Nanowrimo Lessons

So Nanowrimo has officially been over for over a week. To everyone who reached 50,000 words, well done! To everyone who made an effort and wrote their heart out, awesome job! 

To me Nanowrimo has never been about the finish line. It’s never about getting 50k in a month: it’s about remembering that I can write every day and that there is a supportive community of writers out there.

So, to everyone who wrote for Nanowrimo, I hope you’re still writing every day. I hope you remember the excitement of it, the thrill of coming up with something new to say every day, and that you remember the days you didn’t want to write a thing but that you still put fingers to keyboard (or pen to paper or ya know… whatever you do to write!).

Remembering the times you wrote when you didn’t want to, when you were tired or uninspired, are what is the most important thing to take from Nanowrimo. Writing isn’t easy; it isn’t a simple, easy task. It requires giving up time from other areas of your life, and putting it into stories, and words that you believe in day after day.

For me, Nanowrimo is about remembering that writing is work, not about sitting and waiting for the perfect time to write. If you don’t make the time, you’re never going to just find it hiding under the couch.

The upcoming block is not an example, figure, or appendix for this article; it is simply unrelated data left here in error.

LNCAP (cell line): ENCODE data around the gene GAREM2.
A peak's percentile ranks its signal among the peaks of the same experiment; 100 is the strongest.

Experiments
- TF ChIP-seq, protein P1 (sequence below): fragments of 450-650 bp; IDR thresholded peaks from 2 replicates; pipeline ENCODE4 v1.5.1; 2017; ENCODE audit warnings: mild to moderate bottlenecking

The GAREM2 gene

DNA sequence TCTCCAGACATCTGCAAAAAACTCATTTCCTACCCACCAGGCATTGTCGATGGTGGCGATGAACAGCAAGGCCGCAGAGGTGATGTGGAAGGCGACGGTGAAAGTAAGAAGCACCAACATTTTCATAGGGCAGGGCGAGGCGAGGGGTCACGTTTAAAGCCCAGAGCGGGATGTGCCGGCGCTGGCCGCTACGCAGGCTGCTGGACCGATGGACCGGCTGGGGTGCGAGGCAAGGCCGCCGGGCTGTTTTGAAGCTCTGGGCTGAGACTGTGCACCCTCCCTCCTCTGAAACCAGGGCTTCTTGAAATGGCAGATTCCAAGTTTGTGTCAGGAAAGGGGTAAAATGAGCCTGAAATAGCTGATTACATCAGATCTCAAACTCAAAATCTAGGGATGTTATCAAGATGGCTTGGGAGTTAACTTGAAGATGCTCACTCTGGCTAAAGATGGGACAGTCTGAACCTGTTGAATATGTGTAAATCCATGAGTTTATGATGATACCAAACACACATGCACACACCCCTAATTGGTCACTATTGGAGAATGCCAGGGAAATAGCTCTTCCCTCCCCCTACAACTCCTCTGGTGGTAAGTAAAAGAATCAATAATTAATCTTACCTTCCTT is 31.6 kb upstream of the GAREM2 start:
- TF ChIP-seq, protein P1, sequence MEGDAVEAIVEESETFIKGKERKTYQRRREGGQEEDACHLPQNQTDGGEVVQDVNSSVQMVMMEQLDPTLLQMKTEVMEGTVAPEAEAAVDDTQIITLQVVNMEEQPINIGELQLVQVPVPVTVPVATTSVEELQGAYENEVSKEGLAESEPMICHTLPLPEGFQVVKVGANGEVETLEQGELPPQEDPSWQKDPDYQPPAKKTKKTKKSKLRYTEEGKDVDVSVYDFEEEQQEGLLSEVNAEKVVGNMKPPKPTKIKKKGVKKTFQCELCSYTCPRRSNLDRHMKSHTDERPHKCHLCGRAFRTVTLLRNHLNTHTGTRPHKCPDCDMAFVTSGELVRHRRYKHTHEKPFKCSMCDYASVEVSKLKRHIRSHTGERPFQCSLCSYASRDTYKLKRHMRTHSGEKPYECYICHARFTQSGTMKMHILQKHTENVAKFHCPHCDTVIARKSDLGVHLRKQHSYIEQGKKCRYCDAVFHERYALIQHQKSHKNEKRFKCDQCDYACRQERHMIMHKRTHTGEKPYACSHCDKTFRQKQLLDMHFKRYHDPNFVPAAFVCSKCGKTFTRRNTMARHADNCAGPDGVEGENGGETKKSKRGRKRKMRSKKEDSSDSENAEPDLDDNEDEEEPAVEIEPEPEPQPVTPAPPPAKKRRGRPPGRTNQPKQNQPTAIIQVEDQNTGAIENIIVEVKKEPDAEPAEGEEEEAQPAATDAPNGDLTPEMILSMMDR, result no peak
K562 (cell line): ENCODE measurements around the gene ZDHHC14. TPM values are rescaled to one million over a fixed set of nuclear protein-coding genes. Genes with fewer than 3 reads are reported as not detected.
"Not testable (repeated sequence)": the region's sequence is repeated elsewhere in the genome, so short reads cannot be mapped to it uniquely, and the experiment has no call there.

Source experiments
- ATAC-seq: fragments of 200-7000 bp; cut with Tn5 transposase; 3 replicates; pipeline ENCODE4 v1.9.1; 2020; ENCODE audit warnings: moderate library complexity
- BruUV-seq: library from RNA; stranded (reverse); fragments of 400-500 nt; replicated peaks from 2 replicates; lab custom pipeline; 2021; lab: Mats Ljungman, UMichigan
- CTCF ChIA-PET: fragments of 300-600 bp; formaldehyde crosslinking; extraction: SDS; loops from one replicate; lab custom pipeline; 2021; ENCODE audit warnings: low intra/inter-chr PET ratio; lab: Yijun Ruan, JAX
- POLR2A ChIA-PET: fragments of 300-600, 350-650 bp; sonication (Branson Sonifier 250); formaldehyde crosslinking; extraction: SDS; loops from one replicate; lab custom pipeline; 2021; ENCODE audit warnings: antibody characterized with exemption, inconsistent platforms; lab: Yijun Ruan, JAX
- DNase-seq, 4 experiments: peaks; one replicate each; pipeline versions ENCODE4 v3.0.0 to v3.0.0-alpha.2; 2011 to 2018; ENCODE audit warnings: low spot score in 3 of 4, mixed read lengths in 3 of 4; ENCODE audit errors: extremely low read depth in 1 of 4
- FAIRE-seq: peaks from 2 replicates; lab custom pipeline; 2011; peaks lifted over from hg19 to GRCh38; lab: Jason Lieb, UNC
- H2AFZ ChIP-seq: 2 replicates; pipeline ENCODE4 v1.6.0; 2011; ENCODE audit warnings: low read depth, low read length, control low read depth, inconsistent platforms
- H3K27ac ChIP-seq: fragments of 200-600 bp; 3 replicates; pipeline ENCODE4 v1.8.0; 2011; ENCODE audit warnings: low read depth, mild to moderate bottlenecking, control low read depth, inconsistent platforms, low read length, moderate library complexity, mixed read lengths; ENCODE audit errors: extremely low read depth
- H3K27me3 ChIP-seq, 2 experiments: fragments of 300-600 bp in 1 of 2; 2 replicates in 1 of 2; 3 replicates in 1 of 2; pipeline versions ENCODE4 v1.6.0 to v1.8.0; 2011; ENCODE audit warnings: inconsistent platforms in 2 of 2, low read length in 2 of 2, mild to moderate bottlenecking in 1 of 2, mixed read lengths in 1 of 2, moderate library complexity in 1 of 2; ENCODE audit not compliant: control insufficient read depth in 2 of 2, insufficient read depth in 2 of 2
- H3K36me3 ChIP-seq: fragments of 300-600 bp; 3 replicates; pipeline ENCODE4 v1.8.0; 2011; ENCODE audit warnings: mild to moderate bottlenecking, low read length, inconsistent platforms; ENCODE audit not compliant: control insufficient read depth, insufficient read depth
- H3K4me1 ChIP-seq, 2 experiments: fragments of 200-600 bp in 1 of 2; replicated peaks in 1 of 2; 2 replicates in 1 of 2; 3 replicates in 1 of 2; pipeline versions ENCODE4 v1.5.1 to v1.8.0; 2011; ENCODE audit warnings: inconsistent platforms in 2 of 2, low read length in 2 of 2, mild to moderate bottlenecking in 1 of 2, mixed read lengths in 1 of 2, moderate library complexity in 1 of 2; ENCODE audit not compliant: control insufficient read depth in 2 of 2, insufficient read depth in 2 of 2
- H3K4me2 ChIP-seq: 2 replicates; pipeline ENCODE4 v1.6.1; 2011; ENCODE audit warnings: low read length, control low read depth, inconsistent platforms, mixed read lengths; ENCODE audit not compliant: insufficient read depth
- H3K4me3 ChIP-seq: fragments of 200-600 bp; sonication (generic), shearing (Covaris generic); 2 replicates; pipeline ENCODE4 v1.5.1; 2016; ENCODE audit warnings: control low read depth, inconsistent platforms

…unless of course you live above a time temporal anomaly and that sort of things hides under your couch. 

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1 Comment »

  1. Laura W. Said:

    :) NaNo was fun this year. I did a lot more and had a much better experience with it than I did last year, too.

    “Remembering the times you wrote when you didn’t want to, when you were tired or uninspired, are what is the most important thing to take from Nanowrimo. Writing isn’t easy; it isn’t a simple, easy task. It requires giving up time from other areas of your life, and putting it into stories, and words that you believe in day after day.”

    ^That is pretty much perfect and is probably the best lesson anyone can take from NaNo.


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